Cover Image: How to Be a Butterfly

How to Be a Butterfly

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Member Reviews

Beautifully illustrated book packed full of scientific facts about butterflies. Children will learn about the life cycle of a butterfly, the difference between a moth and a butterfly, butterfly anatomy and survival skills and the names of dozens of different types of butterflies. Great for kids of all ages!

Thank you to #NetGalley and The Quarto Group for letting me read this beautiful book in exchange for my honest review. All opinions are my own.  #HowToBeAButterfly
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This is the best book I've seen about butterflies for young readers!  The illustrations are vibrant and engaging and though there is little text, it is informative and to the point.  The text works well with the illustrations and will inform young readers while not losing their attention.  I highly recommend for pre-school up through grade 4.
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A beautiful nonfiction title that deserves to be in many young classrooms. This is a great resource for teachers and parents about this topic.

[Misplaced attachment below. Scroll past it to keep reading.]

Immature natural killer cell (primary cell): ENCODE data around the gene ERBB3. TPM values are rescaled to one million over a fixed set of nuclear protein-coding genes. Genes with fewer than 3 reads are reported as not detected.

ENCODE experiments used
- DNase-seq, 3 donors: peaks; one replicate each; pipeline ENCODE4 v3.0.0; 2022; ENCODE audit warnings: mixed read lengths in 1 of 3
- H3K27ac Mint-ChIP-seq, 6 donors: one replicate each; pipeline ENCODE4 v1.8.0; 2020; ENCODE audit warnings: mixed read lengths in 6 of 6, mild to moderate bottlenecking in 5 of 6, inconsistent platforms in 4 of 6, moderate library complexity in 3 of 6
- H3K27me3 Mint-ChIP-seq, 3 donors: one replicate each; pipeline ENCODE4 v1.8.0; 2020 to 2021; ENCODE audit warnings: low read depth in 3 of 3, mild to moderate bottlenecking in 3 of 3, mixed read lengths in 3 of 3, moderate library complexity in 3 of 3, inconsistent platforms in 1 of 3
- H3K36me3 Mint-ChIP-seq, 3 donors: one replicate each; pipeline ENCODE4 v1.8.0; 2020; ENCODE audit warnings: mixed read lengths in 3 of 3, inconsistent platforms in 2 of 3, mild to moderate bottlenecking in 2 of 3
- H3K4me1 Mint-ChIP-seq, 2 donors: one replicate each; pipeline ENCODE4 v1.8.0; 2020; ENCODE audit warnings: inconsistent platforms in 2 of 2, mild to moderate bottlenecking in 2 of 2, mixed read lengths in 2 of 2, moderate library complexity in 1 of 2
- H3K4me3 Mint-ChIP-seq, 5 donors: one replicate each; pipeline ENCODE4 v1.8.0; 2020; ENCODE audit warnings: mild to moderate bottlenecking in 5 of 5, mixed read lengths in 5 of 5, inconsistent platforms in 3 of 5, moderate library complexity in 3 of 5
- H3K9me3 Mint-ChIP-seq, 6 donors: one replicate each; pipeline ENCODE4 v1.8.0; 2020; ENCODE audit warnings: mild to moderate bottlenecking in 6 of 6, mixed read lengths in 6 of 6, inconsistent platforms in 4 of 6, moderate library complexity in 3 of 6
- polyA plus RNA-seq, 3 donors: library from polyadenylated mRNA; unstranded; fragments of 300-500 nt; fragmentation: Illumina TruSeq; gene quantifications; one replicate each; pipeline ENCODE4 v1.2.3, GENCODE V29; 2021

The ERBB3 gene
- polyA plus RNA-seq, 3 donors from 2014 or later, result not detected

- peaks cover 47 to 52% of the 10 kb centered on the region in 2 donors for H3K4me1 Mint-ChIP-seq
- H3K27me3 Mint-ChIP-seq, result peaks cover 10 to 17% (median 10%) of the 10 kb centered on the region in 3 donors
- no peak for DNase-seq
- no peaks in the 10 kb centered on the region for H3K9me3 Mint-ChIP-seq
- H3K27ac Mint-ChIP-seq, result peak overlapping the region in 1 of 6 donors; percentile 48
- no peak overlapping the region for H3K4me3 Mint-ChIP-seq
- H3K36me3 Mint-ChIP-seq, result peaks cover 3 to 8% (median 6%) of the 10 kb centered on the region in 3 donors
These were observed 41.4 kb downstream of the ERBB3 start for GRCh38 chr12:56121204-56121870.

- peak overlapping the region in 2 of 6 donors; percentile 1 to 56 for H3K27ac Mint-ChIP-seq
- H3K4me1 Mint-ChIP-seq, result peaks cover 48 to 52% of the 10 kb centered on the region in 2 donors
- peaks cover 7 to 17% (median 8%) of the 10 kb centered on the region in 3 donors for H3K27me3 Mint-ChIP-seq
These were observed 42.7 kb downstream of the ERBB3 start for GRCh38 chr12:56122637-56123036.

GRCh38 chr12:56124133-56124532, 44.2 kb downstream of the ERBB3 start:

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This is an odd little book.  It is supposed to introduce children to butterflies, and it does with some gorgeous pictures, but the writing is a little bit too much in the vernacular, very conversationally, which makes the voice a little off.  

If you are trying instruct, don't say, oh, all butterflies have to have dazzling colors and then say, oh, no they don't.  

The pictures, though, the pictures sort of make up for the sloppy writing. Just look at these pictures.



I get that the author is trying to be playful, and I commend her for doing so, but when you are trying to teach, then don't try to mess with the truth.

Thanks to Netgalley for making this book available for an honest review.
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How to Be a Butterfly is an informative yet completely engaging book about the butterfly species. The illustrations are gorgeously done and give so many important details into the species as well as detailing all the unique characteristics. 

This book gives you information about the butterfly lifecycles and also shares about so many butterflies species I had never even heard of previously.  Our grade school aged children devoured this book and it is definitely one we will be adding to our home library. 

A big thank you to Quarto Publishing and NetGalley for a copy of this ebook in exchange for an honest review.
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It turns out there are some characteristics that are quite necessary to be a butterfly, as the cute and conversational How to Be a Butterfly details -- but within those key characteristics, butterflies can be all kinds of things -- big, small, plain, flashy, with wings that have smooth or wiggly edges, etc.